This article by Quartz Africa explores Senegal’s journey on the road to building a futuristic city in Diamniadio as a means of solving the growing number of issues in its capital city, chief of which is congestion.
For the past four years, a huge building site has been greeting anyone driving into Dakar, Senegal’s capital. Sectioned right through the middle by the highway to the new Blaise Diagne international airport, it’s dotted with finished and half-finished projects, the occasional baobab, and large plastic billboards with artists’ renditions of what’s to come.
In 2035, the futuristic city of Diamniadio should have risen next door from the old, worn-out Diamniadio township, and, according to the plan, be the most modern urban center Senegal has ever seen. It’s the biggest project of president Macky Sall’s Emerging Senegal Plan, an ambitious set of initiatives “aiming at getting Senegal onto the road to development by 2035.”
Located 40 kilometers (24 miles) from Dakar, where traffic jams, high housing costs, and overpopulation make life challenging, Diamniadio is hailed by the government as a way to decongest the capital and spur national economic growth. Critics call it a vanity project of president Sall, who is running for reelection in 2019.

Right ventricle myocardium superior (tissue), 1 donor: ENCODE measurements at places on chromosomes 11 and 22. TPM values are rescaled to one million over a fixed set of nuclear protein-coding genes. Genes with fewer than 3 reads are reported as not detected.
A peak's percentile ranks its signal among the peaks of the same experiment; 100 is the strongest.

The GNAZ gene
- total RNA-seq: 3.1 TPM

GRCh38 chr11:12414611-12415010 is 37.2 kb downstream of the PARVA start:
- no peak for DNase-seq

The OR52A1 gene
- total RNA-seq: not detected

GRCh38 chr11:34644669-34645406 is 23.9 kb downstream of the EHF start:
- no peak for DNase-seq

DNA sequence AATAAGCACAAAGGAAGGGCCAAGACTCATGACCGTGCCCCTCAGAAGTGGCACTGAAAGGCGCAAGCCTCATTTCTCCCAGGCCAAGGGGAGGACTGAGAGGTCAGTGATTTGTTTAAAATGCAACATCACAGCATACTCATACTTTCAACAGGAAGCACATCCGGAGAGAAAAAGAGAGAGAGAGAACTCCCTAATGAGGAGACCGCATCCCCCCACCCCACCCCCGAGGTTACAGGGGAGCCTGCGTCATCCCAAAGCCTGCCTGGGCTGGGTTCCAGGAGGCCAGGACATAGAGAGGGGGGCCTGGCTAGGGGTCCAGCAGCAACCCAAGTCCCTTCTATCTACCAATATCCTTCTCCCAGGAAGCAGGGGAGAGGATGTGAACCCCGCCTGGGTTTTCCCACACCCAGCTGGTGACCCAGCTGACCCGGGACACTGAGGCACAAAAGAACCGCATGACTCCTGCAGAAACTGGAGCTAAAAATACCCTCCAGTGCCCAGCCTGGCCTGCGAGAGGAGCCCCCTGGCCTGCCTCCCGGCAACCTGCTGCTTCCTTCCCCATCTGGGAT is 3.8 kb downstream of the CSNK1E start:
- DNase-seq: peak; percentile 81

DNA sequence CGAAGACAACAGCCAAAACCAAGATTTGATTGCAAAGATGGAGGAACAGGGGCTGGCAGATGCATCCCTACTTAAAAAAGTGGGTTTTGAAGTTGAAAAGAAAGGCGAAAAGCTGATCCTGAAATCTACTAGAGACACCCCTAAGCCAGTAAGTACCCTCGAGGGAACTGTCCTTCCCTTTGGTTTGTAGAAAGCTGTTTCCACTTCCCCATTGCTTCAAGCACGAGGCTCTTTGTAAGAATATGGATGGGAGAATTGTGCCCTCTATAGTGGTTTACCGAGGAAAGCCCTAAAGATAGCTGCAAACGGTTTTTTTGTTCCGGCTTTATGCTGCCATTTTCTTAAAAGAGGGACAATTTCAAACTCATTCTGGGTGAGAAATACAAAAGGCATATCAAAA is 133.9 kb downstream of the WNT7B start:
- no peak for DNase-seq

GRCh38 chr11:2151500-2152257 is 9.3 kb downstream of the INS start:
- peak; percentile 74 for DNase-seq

It comes with a $2 billion-dollar price-tag. Its 1,644 hectares (little more than 4000 acres) will be subdivided into four sectors of 400 hectares (or 1,000 acres) each—so far, badly linked together. One will be the Ministerial City,next to the “City of knowledge,” with entertainment facilities and the Amadou Mahtar Mbow University(UAM), fit for 30,000 students, an international industrial park, and a “smart city.” Housing will be enough for 350,000 people, with luxury, middle-class, and economic buildings near one another.
SENEGAL’S NEW DIAMNIADIO INDUSTRIAL PARK
The idea itself isn’t new: Dakar was built in the 19th century, when Senegal was a French colony, on a narrow peninsula meant to house 300,000 people. Today, Greater Dakar has 3 million inhabitants, and the capital’s facilities are not coping. All four of Senegal’s presidents since independence have toyed with the idea of a new urban center to ease pressure on the capital. Sall’s three predecessors eventually shelved their plans, but the current administration is going full steam ahead. From Lagos’ Eko Atlantic to Vision City in Rwanda, new cities are not a new endeavor in Africa—albeit the level of success they encounter can vary widely.